Obama won at least 65 delegates in Tuesday's primaries, with 70 still to be awarded. Clinton won at least 33.
Obama won 52 of Washington state's 78 delegates, according to caucus results released by the state party Tuesday night. Clinton won 26.
In the overall race for the nomination, Obama had 1,223, including separately chosen party and elected officials known as superdelegates. Clinton had 1,198.
It will take 2,025 delegates to secure the Democratic nomination.
Barack Obama says his latest trio of Democratic primary victories is part of a new majority drawing people from every region and every group in the country behind his call for change.
The Illinois senator won presidential primaries Tuesday in Virginia, Maryland and the District of Columbia. He flew to Madison, Wis., where he celebrated his triumphs at a heartland rally. He relished the symbolism of winning in the nation's capital, even though the outcome of that race was never in doubt.
Obama told cheering supporters in Wisconsin that although he won in Washington, D.C., his movement won't stop until there's change in Washington, D.C.
Obama was campaigning in Wisconsin for its Feb. 19 primary.
The Associated Press made its call based on surveys of voters as they left the polls.
The interviews with voters showed blacks accounted for nearly one-third of the ballots cast in Virginia, and Obama's share approached 90 percent. He and Clinton split the white vote.
In all, there were 168 delegates at stake in the three Democratic primaries.
Clinton began the night with 1,147 delegates, to 1,124 for Obama. Both are far from the 2,025 needed to win the nomination at the Democratic National Convention this summer.
The Democratic race was the definition of unsettled, with Clinton on the verge of surrendering her long-held lead in delegates, having shed her campaign manager and loaned her campaign $5 million in recent days, and facing defeats next week in Wisconsin and Hawaii.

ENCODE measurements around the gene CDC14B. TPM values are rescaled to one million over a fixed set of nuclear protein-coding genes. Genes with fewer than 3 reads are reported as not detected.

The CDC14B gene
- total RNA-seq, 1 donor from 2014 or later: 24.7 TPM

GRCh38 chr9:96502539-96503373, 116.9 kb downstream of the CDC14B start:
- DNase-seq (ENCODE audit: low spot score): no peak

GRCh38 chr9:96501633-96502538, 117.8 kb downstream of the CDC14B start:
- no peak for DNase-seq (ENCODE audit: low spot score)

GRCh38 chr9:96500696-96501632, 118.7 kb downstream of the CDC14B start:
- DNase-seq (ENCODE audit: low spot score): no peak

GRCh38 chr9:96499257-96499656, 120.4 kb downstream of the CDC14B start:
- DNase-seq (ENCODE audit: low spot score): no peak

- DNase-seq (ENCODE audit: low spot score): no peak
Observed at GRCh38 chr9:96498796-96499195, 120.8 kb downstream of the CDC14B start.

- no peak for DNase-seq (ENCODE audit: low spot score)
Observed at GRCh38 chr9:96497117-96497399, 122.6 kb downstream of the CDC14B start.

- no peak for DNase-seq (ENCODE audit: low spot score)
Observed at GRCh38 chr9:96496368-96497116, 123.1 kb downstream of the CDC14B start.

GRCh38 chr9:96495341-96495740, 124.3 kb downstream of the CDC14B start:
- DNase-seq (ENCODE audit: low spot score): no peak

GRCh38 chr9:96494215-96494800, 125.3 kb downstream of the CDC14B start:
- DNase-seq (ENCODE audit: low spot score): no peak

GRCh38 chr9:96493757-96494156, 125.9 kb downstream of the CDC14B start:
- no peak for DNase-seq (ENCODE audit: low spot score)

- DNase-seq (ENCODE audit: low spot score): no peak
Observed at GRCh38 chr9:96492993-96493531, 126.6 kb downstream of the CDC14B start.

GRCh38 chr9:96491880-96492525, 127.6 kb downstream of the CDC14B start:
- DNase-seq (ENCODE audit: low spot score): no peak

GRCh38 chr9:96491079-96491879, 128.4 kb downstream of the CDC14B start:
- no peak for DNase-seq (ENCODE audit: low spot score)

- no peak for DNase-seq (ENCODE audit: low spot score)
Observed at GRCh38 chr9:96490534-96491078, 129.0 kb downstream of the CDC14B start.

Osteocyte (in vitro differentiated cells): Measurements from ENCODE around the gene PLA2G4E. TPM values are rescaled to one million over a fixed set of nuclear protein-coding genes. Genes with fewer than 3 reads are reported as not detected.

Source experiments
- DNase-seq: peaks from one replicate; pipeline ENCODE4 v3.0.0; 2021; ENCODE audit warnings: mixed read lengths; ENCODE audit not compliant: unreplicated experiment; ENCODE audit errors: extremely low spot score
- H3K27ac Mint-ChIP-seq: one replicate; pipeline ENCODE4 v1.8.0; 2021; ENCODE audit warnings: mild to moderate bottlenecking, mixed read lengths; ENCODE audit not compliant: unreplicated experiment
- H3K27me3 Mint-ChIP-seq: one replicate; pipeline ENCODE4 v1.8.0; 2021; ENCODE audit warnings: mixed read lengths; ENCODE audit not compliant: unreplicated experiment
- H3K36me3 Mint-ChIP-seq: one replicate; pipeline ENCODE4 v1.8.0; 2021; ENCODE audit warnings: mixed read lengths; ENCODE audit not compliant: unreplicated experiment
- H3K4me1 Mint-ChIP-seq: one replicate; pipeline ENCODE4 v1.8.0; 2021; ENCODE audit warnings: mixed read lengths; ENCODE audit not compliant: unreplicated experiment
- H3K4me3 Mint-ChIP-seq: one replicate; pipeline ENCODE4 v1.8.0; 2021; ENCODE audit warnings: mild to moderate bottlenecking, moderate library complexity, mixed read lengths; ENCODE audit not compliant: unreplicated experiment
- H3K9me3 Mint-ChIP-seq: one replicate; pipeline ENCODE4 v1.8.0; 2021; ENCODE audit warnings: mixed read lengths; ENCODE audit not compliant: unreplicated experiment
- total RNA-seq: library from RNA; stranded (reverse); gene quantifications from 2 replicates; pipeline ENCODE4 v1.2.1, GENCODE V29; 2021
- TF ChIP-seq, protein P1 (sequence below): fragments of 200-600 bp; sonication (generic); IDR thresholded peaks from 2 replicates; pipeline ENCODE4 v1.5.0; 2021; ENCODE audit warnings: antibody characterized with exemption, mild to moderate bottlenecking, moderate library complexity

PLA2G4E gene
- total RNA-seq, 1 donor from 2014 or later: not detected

She hopes to respond with victories in Texas and Ohio on March 4, states where both candidates have already begun television advertising.
Since last week's Super Tuesday contests in 22 states, Obama has won a primary in Louisiana as well as caucuses in Nebraska, Washington and Maine, all of them by large margins.
Obama has campaigned before huge crowds in recent days, and far outspent his rival on TV advertising in the states participating in the regional primary in Maryland, Virginia and the District of Columbia.
He began airing commercials in the region more than a week ago, and spent an estimated $1.4 million. Clinton began hers last Friday, at a cost estimated at $210,000.
With Clinton facing a series of possible defeats, and Obama riding a wave of momentum, the two camps debated which contender is more likely to defeat McCain in the general election.
An Associated Press-Ipsos poll found Obama with a narrow lead over the Arizona senator in a potential match-up, and Clinton running about even.
"We bring in voters who haven't given Democrats a chance" in the past, said Obama pollster Cornell Belcher, citing support from independents.
Mark Penn, Clinton's chief strategist, countered that she holds appeal for women voters and Hispanics. "Hillary Clinton has a coalition of voters well-suited to winning the general election," he said.
A note on calculating delegates:
The AP tracks the delegate races by projecting the number of national convention delegates won by candidates in each presidential primary or caucus, based on state and national party rules, and by interviewing unpledged delegates to obtain their preferences.
In some states, like Iowa and Nevada, local precinct caucuses are the first stage in the allocation process. The AP uses preferences expressed in those caucuses to project the number of national convention delegates each candidate will have when they are chosen at county, congressional district or state conventions.